Planning Your ARRL Field Day 2020 Operation

For most of us, ARRL Field Day 2020 is going to look quite different than it did in past years. Considering the impact of social distancing due to the pandemic, many radio clubs and large groups will not gather in their usual Field Day locations this year. Whether you are a seasoned veteran or a Field Day first-timer, there are many questions about how to participate in amateur radio’s largest annual on-air event under these unusual circumstances. Here are some tips and suggestions to help you plan this year’s operation.

Don’t Forget 6 Meters

Remember, Field Day is a non-adjudicated operating event and not a “full speed ahead” contest. It is also not an HF-only event. All amateur radio bands above 50 MHz may be used during the event too.

This includes 6 meters, which often offers significant propagation enhancements in the summer months around Field Day weekend, to help you make contacts. The band is available to amateurs holding a Technician-class license or higher. If you have an HF/VHF/UHF multi-mode transceiver, try making SSB, CW, or digital contacts on 6 meters. You don’t need fancy beams or large antenna arrays. A simple vertical or dipole will allow you to experience operating on the “Magic Band.”

Activities for Techs

One suggestion for clubs to consider in order to increase participation among their Technician-class members is to schedule specific times where these club members will monitor designated VHF and UHF simplex frequencies for Field Day activity. Keep in mind that the published national FM simplex calling frequencies should be avoided, and the use of repeaters is prohibited for Field Day contacts. This way, members who have equipment capable of VHF/UHF-only operation may be able to participate from their homes or vehicles. Your club can choose a list of frequencies and scheduled times in advance, and publish them in the club newsletter, or via email or other electronic means before the start of the event.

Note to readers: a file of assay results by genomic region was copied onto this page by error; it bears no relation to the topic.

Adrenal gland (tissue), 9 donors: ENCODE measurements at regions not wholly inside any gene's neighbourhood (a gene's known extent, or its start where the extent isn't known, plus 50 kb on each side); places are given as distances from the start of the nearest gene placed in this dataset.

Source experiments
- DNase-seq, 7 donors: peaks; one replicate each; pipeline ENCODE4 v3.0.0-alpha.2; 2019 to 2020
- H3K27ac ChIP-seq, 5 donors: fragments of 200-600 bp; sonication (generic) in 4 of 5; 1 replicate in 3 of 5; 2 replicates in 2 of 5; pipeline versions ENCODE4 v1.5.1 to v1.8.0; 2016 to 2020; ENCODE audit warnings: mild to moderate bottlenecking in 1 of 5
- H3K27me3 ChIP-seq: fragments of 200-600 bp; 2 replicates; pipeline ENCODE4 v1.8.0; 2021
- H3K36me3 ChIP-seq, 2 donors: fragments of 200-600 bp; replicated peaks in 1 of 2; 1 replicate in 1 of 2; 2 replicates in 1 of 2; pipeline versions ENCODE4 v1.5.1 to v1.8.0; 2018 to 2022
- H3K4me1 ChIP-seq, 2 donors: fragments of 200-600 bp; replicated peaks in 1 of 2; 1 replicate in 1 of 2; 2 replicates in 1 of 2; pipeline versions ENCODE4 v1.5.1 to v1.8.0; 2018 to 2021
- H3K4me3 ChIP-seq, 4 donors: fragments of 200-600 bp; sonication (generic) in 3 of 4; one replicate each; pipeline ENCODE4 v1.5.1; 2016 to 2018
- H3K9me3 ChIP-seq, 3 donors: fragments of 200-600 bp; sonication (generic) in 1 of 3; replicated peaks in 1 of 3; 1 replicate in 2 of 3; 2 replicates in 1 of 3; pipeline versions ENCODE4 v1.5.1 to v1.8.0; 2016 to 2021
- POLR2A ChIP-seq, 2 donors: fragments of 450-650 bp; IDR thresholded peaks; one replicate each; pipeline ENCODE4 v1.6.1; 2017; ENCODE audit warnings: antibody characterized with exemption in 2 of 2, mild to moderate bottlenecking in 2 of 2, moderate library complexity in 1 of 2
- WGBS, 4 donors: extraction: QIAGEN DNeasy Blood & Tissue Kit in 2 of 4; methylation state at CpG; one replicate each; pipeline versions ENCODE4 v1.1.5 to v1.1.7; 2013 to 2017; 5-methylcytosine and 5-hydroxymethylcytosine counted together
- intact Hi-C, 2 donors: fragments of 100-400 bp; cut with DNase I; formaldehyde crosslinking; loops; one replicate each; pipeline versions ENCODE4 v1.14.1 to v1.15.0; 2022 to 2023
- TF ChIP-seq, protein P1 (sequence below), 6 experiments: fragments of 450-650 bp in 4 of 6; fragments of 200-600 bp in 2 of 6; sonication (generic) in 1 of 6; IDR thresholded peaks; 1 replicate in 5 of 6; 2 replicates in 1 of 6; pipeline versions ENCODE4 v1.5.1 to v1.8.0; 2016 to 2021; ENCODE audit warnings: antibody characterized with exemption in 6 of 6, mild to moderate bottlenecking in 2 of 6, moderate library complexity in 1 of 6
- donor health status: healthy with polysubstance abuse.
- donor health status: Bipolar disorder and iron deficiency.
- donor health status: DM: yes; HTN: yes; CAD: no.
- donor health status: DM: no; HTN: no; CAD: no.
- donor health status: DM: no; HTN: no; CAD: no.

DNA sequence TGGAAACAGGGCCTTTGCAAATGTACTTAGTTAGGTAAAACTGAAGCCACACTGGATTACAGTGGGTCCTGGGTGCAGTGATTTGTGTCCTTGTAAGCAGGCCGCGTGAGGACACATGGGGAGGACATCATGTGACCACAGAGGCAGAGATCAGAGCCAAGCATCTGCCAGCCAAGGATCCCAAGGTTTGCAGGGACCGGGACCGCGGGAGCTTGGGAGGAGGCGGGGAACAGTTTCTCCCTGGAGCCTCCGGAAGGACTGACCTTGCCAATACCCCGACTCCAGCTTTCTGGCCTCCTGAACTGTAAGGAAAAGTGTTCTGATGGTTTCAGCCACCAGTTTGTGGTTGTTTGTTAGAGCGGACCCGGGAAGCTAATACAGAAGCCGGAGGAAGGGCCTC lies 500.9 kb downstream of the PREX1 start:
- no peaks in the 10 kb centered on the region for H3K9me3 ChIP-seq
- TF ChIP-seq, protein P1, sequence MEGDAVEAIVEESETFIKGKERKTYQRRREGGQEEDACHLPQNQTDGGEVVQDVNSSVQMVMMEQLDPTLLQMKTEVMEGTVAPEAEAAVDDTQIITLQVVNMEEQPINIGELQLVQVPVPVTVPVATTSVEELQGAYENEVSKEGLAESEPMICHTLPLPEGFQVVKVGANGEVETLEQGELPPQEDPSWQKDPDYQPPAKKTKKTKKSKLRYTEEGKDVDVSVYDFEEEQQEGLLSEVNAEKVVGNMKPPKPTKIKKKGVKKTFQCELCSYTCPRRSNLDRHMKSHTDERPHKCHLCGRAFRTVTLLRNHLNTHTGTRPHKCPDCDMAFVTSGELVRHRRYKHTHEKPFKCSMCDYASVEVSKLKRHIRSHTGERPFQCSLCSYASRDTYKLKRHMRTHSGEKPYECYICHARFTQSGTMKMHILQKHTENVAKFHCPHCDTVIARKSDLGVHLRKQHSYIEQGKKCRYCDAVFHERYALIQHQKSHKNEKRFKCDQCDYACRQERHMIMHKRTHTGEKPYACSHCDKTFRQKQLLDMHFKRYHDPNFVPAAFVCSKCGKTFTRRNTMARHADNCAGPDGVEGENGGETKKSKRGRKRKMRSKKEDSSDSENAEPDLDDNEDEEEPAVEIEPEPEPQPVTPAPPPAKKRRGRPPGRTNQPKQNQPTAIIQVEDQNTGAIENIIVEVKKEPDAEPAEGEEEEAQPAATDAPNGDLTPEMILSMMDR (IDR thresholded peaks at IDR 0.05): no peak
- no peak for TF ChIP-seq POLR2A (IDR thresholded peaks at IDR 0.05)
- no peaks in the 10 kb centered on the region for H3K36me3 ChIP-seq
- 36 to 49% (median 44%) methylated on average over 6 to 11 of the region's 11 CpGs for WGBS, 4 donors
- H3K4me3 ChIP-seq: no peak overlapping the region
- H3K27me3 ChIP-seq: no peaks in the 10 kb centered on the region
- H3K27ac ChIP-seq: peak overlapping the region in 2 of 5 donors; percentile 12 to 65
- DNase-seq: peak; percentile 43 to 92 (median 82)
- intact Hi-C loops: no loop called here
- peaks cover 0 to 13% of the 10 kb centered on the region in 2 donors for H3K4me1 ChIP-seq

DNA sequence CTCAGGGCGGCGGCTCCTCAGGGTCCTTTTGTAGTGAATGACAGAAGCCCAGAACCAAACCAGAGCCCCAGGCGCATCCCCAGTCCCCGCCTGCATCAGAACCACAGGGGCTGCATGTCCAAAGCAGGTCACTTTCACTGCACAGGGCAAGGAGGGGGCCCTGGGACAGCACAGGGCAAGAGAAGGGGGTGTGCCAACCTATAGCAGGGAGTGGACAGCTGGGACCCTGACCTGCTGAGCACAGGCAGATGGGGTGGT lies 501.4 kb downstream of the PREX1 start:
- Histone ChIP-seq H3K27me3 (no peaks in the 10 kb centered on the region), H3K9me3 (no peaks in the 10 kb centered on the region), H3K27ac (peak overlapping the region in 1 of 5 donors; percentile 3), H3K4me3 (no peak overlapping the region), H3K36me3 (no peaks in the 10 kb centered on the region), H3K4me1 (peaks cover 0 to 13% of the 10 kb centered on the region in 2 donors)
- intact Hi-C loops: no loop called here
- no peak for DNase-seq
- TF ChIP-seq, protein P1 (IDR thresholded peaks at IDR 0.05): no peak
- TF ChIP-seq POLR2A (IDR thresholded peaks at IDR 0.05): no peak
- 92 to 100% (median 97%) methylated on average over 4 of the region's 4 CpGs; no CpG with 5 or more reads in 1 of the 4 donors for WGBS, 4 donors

On the HF bands, Technician-class licensees have CW privileges on 80, 40, and 15 meters, as well as RTTY/data and SSB phone privileges on 10 meters. If you aren’t a CW operator, try calling CQ on 10-meter SSB in the late afternoon and early evening on Saturday and see if conditions are favorable for long-distance communications. Try experimenting with a simple wire antenna for 10 meters. You might discover that the band can offer plenty of unexpected propagation.

Get Set Up for Digital Modes

You might want to explore one of the newer FT4/FT8 digital modes on 10 meters, 6 meters, or even the VHF/UHF bands. These modes offer an opportunity to make weak-signal contacts when band conditions often do not support voice communication. There have been reports of some great 6-meter openings in recent weeks, and these are likely to occur more frequently as the summer months approach. If you’ve never experimented with digital modes, perhaps this year is an opportunity to give them a try.

Setup is relatively straightforward. You’ll need a computer and a digital interface to connect the radio to the computer, and you’ll need to download one of the digital mode software packages such as the free WSJT-X suite, which incorporates FT8 and FT4. Many modern transceivers have built-in support for digital modes, so in those cases, all you’ll need is the proper cable to connect the radio to the computer’s USB port. You’ll need software that supports the ARRL Field Day exchange (WSJT-X version 2.0 or later, for example). ARRL’s book Get on the Air with HF Digital (2nd Edition) is also a great primer for anyone beginning to explore the digital modes.

The Excitement of Ham Satellites

Another area you might wish to explore is operating via one of the amateur radio satellites, or “birds,” as they’re often called. Many hams have had success making contacts via the FM satellites by using a VHF/UHF handheld radio and a small handheld directional antenna, or a multi-mode VHF/UHF transceiver for the linear (SSB and CW) satellites. You’ll only be able to work the satellites when they are overhead, so you’ll need to know when they will be visible at your operating location. Visit AMSAT’s Online Satellite Pass Prediction page to see which ones will be orbiting overhead, and at what times they’ll be visible. You can find many satellite operating tips and resources on the AMSAT website too.

An Opportunity for Learning

ARRL Field Day 2020 may be the year you decide to participate solo, or with other members of your household. You may want to focus on expanding your knowledge base and experiment with new modes or bands that you never thought of using before. If you’re a mentor to a newer ham, Field Day can be an opportunity to share some of your knowledge, and for you to expand your own operating horizons. This might be the year to leave your Field Day comfort zone and try something new!

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